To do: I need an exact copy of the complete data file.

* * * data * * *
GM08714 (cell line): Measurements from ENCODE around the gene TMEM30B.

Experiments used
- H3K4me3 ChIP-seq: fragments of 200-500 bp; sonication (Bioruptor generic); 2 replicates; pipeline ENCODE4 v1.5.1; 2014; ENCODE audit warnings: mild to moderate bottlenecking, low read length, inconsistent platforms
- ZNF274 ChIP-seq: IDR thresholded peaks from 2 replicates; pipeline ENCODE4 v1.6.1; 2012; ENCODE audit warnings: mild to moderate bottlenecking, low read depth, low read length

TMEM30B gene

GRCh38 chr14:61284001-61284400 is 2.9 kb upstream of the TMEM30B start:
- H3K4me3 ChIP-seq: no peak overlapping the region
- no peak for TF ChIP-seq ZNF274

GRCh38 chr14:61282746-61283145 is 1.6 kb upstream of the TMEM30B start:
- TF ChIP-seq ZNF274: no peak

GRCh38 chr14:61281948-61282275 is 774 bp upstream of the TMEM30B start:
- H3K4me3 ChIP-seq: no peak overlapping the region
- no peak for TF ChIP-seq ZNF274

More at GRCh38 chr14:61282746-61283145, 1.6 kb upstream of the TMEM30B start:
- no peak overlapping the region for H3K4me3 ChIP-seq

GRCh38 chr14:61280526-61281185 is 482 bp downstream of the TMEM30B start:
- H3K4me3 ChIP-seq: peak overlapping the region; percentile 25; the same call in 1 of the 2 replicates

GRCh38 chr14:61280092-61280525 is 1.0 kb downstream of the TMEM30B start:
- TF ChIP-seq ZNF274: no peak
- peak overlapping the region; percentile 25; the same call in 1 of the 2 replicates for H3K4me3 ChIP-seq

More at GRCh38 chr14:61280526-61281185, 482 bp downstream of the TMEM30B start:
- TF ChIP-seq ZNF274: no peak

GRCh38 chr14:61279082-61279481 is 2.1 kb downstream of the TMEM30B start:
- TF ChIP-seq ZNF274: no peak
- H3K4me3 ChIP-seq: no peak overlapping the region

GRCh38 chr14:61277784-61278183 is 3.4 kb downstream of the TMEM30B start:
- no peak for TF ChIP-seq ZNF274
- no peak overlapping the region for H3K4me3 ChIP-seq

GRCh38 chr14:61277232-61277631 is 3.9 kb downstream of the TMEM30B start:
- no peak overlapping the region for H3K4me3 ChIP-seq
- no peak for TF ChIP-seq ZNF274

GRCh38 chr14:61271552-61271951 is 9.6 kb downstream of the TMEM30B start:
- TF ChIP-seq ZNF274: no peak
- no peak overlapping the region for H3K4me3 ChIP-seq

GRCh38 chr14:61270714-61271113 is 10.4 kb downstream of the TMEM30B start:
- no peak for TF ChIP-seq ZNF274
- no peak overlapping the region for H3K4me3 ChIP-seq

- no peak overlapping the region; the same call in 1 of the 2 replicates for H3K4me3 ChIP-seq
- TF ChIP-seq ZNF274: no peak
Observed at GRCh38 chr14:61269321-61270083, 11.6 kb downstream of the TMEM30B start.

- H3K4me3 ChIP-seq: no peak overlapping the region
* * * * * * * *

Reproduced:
GM08714 (cell line): Measurements from ENCODE around the gene TMEM30B.

Experiments used
- H3K4me3 ChIP-seq: fragments of 200-500 bp; sonication (Bioruptor generic); 2 replicates; pipeline ENCODE4 v1.5.1; 2014; ENCODE audit warnings: mild to moderate bottlenecking, low read length, inconsistent platforms
- ZNF274 ChIP-seq: IDR thresholded peaks from 2 replicates; pipeline ENCODE4 v1.6.1; 2012; ENCODE audit warnings: mild to moderate bottlenecking, low read depth, low read length

TMEM30B gene

GRCh38 chr14:61284001-61284400 is 2.9 kb upstream of the TMEM30B start:
- H3K4me3 ChIP-seq: no peak overlapping the region
- no peak for TF ChIP-seq ZNF274

GRCh38 chr14:61282746-61283145 is 1.6 kb upstream of the TMEM30B start:
- TF ChIP-seq ZNF274: no peak

GRCh38 chr14:61281948-61282275 is 774 bp upstream of the TMEM30B start:
- H3K4me3 ChIP-seq: no peak overlapping the region
- no peak for TF ChIP-seq ZNF274

More at GRCh38 chr14:61282746-61283145, 1.6 kb upstream of the TMEM30B start:
- no peak overlapping the region for H3K4me3 ChIP-seq

GRCh38 chr14:61280526-61281185 is 482 bp downstream of the TMEM30B start:
- H3K4me3 ChIP-seq: peak overlapping the region; percentile 25; the same call in 1 of the 2 replicates

GRCh38 chr14:61280092-61280525 is 1.0 kb downstream of the TMEM30B start:
- TF ChIP-seq ZNF274: no peak
- peak overlapping the region; percentile 25; the same call in 1 of the 2 replicates for H3K4me3 ChIP-seq

More at GRCh38 chr14:61280526-61281185, 482 bp downstream of the TMEM30B start:
- TF ChIP-seq ZNF274: no peak

GRCh38 chr14:61279082-61279481 is 2.1 kb downstream of the TMEM30B start:
- TF ChIP-seq ZNF274: no peak
- H3K4me3 ChIP-seq: no peak overlapping the region

GRCh38 chr14:61277784-61278183 is 3.4 kb downstream of the TMEM30B start:
- no peak for TF ChIP-seq ZNF274
- no peak overlapping the region for H3K4me3 ChIP-seq

GRCh38 chr14:61277232-61277631 is 3.9 kb downstream of the TMEM30B start:
- no peak overlapping the region for H3K4me3 ChIP-seq
- no peak for TF ChIP-seq ZNF274

GRCh38 chr14:61271552-61271951 is 9.6 kb downstream of the TMEM30B start:
- TF ChIP-seq ZNF274: no peak
- no peak overlapping the region for H3K4me3 ChIP-seq

GRCh38 chr14:61270714-61271113 is 10.4 kb downstream of the TMEM30B start:
- no peak for TF ChIP-seq ZNF274
- no peak overlapping the region for H3K4me3 ChIP-seq

- no peak overlapping the region; the same call in 1 of the 2 replicates for H3K4me3 ChIP-seq
- TF ChIP-seq ZNF274: no peak
Observed at GRCh38 chr14:61269321-61270083, 11.6 kb downstream of the TMEM30B start.

- H3K4me3 ChIP-seq: no peak overlapping the region